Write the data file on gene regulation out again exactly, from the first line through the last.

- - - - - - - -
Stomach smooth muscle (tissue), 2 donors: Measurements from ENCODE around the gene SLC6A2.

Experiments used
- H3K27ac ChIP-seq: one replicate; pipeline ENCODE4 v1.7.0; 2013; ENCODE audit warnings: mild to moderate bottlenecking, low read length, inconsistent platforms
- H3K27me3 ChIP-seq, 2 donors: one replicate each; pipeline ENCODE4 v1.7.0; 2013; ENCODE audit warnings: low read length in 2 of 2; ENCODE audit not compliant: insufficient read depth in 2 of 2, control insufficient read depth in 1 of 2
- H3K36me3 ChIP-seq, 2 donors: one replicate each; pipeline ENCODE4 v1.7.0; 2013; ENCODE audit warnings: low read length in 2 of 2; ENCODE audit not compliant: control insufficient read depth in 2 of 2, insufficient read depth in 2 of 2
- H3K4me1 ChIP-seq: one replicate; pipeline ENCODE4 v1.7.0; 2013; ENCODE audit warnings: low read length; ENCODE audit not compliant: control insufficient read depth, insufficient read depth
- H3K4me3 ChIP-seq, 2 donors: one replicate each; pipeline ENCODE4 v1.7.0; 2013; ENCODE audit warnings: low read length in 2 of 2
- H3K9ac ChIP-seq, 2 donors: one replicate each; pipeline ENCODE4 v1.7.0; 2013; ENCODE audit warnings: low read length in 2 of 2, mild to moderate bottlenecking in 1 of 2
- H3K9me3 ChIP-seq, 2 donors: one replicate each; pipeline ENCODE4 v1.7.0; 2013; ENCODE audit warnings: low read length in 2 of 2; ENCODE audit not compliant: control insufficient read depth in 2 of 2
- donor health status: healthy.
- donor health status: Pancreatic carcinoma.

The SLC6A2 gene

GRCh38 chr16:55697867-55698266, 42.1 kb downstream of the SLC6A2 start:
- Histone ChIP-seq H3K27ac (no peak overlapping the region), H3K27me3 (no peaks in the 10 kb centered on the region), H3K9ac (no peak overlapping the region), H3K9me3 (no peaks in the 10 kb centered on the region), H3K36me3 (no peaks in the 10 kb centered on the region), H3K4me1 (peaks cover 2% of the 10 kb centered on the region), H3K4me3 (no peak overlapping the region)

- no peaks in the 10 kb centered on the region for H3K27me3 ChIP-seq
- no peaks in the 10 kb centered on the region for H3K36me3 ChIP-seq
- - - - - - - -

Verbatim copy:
Stomach smooth muscle (tissue), 2 donors: Measurements from ENCODE around the gene SLC6A2.

Experiments used
- H3K27ac ChIP-seq: one replicate; pipeline ENCODE4 v1.7.0; 2013; ENCODE audit warnings: mild to moderate bottlenecking, low read length, inconsistent platforms
- H3K27me3 ChIP-seq, 2 donors: one replicate each; pipeline ENCODE4 v1.7.0; 2013; ENCODE audit warnings: low read length in 2 of 2; ENCODE audit not compliant: insufficient read depth in 2 of 2, control insufficient read depth in 1 of 2
- H3K36me3 ChIP-seq, 2 donors: one replicate each; pipeline ENCODE4 v1.7.0; 2013; ENCODE audit warnings: low read length in 2 of 2; ENCODE audit not compliant: control insufficient read depth in 2 of 2, insufficient read depth in 2 of 2
- H3K4me1 ChIP-seq: one replicate; pipeline ENCODE4 v1.7.0; 2013; ENCODE audit warnings: low read length; ENCODE audit not compliant: control insufficient read depth, insufficient read depth
- H3K4me3 ChIP-seq, 2 donors: one replicate each; pipeline ENCODE4 v1.7.0; 2013; ENCODE audit warnings: low read length in 2 of 2
- H3K9ac ChIP-seq, 2 donors: one replicate each; pipeline ENCODE4 v1.7.0; 2013; ENCODE audit warnings: low read length in 2 of 2, mild to moderate bottlenecking in 1 of 2
- H3K9me3 ChIP-seq, 2 donors: one replicate each; pipeline ENCODE4 v1.7.0; 2013; ENCODE audit warnings: low read length in 2 of 2; ENCODE audit not compliant: control insufficient read depth in 2 of 2
- donor health status: healthy.
- donor health status: Pancreatic carcinoma.

The SLC6A2 gene

GRCh38 chr16:55697867-55698266, 42.1 kb downstream of the SLC6A2 start:
- Histone ChIP-seq H3K27ac (no peak overlapping the region), H3K27me3 (no peaks in the 10 kb centered on the region), H3K9ac (no peak overlapping the region), H3K9me3 (no peaks in the 10 kb centered on the region), H3K36me3 (no peaks in the 10 kb centered on the region), H3K4me1 (peaks cover 2% of the 10 kb centered on the region), H3K4me3 (no peak overlapping the region)

- no peaks in the 10 kb centered on the region for H3K27me3 ChIP-seq
- no peaks in the 10 kb centered on the region for H3K36me3 ChIP-seq